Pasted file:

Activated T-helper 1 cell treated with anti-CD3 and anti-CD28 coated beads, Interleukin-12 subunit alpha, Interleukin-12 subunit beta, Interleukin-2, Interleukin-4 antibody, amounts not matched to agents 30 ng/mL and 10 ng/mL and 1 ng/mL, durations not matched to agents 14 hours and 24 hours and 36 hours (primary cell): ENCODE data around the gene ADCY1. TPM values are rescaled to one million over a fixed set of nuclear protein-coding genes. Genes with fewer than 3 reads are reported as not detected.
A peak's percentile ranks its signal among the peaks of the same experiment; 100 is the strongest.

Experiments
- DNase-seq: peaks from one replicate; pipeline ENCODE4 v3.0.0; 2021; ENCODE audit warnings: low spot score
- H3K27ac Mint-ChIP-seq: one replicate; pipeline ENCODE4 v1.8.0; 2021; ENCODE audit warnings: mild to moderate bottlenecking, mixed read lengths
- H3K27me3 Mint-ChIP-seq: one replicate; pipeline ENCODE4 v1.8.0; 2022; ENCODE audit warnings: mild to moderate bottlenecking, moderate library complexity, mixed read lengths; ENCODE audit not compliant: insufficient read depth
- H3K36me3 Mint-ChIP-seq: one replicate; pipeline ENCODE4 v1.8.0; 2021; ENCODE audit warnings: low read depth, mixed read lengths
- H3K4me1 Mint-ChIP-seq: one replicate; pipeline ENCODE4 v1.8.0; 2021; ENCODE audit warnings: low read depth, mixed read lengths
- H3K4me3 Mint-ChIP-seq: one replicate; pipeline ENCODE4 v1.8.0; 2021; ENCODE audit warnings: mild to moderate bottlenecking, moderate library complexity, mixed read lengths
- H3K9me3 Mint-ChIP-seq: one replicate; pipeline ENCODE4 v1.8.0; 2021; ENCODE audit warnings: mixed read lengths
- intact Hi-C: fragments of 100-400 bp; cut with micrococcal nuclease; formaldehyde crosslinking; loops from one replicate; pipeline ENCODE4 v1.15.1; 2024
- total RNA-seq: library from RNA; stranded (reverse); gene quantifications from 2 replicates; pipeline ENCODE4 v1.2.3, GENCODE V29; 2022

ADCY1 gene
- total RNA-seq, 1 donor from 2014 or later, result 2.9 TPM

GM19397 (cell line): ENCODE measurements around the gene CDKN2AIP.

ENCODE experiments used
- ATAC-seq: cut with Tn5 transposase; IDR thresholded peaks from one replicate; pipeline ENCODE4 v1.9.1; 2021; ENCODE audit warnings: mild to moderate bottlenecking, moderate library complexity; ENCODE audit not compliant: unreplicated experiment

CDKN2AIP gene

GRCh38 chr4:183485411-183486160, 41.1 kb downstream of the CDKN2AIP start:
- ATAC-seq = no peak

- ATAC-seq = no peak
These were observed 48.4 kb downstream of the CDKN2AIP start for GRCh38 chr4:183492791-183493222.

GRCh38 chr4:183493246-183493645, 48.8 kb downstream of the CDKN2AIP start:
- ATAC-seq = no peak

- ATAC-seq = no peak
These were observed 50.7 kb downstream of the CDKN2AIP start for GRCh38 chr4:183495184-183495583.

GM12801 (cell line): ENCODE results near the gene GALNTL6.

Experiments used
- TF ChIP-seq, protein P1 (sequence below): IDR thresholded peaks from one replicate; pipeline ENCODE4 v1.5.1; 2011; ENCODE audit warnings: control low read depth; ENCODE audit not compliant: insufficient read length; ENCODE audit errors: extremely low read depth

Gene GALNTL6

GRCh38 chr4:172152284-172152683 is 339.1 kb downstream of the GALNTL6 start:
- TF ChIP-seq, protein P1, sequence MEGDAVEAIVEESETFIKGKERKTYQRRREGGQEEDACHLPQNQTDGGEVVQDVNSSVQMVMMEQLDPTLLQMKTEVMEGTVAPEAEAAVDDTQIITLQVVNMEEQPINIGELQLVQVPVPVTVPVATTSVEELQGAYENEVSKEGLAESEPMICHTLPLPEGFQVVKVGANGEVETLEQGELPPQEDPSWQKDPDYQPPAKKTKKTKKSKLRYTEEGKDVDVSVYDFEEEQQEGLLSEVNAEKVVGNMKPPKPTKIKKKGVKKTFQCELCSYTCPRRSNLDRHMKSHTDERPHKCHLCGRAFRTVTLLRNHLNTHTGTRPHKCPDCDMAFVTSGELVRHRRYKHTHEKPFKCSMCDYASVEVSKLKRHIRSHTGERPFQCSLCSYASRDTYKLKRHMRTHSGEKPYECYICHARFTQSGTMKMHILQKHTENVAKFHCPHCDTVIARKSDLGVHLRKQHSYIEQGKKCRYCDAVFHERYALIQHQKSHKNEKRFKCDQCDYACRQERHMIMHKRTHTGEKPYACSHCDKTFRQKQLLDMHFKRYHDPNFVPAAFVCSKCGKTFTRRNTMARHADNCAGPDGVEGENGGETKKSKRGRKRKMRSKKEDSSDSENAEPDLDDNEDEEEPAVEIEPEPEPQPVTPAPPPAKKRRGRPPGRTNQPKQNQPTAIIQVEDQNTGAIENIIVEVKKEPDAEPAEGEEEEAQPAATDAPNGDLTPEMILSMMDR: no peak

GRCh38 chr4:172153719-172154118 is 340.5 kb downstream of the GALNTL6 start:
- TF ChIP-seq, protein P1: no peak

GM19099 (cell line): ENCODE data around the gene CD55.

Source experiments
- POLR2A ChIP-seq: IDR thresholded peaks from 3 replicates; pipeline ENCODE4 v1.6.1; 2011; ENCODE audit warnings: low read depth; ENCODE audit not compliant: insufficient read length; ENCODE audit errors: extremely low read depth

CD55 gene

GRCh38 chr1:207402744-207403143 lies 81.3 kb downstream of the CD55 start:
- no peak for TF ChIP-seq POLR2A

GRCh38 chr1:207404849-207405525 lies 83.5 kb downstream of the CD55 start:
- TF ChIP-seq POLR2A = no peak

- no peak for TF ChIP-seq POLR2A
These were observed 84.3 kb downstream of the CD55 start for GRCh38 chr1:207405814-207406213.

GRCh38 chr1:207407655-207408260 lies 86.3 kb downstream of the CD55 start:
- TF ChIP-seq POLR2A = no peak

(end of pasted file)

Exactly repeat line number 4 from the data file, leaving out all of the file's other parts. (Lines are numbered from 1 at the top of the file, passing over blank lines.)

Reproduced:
- DNase-seq: peaks from one replicate; pipeline ENCODE4 v3.0.0; 2021; ENCODE audit warnings: low spot score